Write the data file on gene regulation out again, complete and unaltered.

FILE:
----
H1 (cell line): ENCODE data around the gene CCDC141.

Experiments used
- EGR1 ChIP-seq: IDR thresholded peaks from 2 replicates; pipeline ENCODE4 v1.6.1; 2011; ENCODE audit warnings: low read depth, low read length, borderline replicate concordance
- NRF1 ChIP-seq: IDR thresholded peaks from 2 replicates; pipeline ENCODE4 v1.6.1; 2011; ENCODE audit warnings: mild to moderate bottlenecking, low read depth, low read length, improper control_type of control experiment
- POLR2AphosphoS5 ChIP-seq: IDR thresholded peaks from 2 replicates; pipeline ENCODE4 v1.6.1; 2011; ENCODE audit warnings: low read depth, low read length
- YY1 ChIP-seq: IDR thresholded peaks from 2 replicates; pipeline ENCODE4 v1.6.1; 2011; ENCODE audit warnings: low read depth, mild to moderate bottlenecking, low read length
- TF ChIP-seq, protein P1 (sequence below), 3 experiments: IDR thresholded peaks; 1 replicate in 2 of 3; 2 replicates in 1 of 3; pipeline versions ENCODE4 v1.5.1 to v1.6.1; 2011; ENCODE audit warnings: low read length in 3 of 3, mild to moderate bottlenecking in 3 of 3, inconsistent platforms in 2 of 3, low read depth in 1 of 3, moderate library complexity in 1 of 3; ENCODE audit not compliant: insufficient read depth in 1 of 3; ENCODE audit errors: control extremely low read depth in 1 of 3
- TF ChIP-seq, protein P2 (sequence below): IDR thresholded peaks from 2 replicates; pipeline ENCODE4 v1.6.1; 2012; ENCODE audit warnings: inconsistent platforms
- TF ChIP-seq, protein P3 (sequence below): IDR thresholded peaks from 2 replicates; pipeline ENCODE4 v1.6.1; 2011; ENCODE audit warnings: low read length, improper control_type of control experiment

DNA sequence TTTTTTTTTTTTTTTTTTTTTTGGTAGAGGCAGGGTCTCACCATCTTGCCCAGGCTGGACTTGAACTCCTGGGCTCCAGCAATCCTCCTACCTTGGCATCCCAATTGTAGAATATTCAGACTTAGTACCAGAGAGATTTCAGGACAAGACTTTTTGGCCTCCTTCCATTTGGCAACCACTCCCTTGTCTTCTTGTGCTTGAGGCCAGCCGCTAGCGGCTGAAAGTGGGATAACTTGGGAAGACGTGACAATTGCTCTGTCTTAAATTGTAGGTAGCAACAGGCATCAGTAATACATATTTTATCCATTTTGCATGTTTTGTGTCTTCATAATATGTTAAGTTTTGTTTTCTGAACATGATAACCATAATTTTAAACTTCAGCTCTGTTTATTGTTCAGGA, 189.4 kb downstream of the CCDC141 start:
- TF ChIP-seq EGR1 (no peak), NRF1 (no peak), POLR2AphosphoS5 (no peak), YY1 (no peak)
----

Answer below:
H1 (cell line): ENCODE data around the gene CCDC141.

Experiments used
- EGR1 ChIP-seq: IDR thresholded peaks from 2 replicates; pipeline ENCODE4 v1.6.1; 2011; ENCODE audit warnings: low read depth, low read length, borderline replicate concordance
- NRF1 ChIP-seq: IDR thresholded peaks from 2 replicates; pipeline ENCODE4 v1.6.1; 2011; ENCODE audit warnings: mild to moderate bottlenecking, low read depth, low read length, improper control_type of control experiment
- POLR2AphosphoS5 ChIP-seq: IDR thresholded peaks from 2 replicates; pipeline ENCODE4 v1.6.1; 2011; ENCODE audit warnings: low read depth, low read length
- YY1 ChIP-seq: IDR thresholded peaks from 2 replicates; pipeline ENCODE4 v1.6.1; 2011; ENCODE audit warnings: low read depth, mild to moderate bottlenecking, low read length
- TF ChIP-seq, protein P1 (sequence below), 3 experiments: IDR thresholded peaks; 1 replicate in 2 of 3; 2 replicates in 1 of 3; pipeline versions ENCODE4 v1.5.1 to v1.6.1; 2011; ENCODE audit warnings: low read length in 3 of 3, mild to moderate bottlenecking in 3 of 3, inconsistent platforms in 2 of 3, low read depth in 1 of 3, moderate library complexity in 1 of 3; ENCODE audit not compliant: insufficient read depth in 1 of 3; ENCODE audit errors: control extremely low read depth in 1 of 3
- TF ChIP-seq, protein P2 (sequence below): IDR thresholded peaks from 2 replicates; pipeline ENCODE4 v1.6.1; 2012; ENCODE audit warnings: inconsistent platforms
- TF ChIP-seq, protein P3 (sequence below): IDR thresholded peaks from 2 replicates; pipeline ENCODE4 v1.6.1; 2011; ENCODE audit warnings: low read length, improper control_type of control experiment

DNA sequence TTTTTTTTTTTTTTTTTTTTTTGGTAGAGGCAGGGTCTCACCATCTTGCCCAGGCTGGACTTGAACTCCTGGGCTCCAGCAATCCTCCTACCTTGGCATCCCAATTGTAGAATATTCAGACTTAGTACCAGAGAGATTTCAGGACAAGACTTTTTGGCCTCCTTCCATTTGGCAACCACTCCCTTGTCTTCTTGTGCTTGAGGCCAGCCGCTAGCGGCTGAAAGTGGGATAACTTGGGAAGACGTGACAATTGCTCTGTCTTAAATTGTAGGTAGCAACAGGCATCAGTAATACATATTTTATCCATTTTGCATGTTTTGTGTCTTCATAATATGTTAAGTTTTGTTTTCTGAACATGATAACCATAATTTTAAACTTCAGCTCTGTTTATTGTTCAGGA, 189.4 kb downstream of the CCDC141 start:
- TF ChIP-seq EGR1 (no peak), NRF1 (no peak), POLR2AphosphoS5 (no peak), YY1 (no peak)